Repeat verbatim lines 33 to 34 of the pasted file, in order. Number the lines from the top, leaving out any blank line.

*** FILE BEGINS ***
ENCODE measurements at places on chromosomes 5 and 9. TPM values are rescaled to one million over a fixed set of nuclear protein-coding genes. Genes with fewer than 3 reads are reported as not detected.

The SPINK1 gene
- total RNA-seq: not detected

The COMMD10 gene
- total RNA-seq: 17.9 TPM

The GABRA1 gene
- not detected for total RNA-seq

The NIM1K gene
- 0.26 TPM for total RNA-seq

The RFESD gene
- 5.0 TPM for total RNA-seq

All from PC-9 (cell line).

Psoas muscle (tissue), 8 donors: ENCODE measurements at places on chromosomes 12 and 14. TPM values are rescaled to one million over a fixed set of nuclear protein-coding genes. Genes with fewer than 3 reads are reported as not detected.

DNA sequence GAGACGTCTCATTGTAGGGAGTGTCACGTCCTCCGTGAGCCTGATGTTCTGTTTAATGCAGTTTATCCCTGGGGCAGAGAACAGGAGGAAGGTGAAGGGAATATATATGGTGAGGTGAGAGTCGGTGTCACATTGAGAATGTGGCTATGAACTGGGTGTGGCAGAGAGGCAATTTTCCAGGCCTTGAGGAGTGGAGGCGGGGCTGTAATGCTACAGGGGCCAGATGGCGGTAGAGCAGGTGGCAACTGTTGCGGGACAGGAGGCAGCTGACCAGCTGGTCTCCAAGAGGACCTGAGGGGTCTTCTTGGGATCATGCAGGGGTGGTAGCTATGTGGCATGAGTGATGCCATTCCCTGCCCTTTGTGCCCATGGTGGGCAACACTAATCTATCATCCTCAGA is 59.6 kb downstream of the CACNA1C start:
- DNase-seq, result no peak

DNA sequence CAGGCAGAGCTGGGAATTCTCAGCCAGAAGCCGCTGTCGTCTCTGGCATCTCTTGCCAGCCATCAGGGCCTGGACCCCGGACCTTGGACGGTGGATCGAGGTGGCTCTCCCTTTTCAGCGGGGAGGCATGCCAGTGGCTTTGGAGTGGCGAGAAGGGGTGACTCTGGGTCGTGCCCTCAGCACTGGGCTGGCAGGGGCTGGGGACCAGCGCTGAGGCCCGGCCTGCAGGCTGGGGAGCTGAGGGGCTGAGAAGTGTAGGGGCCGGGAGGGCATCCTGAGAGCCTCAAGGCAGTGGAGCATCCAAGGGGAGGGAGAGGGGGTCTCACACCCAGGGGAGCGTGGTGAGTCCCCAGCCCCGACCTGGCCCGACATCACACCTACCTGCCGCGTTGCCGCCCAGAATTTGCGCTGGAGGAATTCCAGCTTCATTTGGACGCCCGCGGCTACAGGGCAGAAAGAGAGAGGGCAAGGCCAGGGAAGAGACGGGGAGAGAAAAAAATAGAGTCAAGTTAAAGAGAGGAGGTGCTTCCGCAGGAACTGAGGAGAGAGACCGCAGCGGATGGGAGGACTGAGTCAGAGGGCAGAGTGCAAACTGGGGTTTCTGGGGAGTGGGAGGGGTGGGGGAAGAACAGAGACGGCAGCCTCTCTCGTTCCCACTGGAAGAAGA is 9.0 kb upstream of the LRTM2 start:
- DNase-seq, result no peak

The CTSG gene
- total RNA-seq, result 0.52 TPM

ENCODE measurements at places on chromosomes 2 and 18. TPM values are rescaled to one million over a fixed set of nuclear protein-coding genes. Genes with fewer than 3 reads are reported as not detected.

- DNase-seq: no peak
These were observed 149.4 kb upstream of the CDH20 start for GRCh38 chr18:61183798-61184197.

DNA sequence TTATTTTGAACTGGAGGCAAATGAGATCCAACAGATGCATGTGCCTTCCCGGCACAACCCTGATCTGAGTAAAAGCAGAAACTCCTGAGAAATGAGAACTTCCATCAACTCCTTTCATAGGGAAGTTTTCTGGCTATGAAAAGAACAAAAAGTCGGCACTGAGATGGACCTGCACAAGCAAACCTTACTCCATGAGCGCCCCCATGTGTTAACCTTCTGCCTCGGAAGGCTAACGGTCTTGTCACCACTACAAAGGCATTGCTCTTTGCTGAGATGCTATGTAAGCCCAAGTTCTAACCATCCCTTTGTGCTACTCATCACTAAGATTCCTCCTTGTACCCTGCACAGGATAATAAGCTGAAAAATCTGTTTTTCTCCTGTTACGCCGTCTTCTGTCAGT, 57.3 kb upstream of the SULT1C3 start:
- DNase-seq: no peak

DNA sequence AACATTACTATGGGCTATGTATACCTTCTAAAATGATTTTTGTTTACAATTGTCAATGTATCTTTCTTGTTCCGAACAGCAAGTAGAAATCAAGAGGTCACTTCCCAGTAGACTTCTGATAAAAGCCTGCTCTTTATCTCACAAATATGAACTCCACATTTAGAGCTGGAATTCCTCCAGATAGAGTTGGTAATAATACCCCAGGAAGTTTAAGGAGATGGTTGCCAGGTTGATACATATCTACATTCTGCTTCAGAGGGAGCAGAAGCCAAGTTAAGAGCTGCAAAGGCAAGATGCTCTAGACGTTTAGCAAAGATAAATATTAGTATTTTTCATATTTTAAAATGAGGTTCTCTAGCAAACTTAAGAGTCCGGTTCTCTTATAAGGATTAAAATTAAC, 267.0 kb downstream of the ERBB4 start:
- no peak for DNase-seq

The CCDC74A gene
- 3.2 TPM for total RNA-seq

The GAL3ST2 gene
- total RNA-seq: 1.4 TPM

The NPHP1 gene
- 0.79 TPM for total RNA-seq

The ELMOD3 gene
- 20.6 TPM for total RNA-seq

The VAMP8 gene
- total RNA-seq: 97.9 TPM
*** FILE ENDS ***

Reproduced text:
The ELMOD3 gene
- 20.6 TPM for total RNA-seq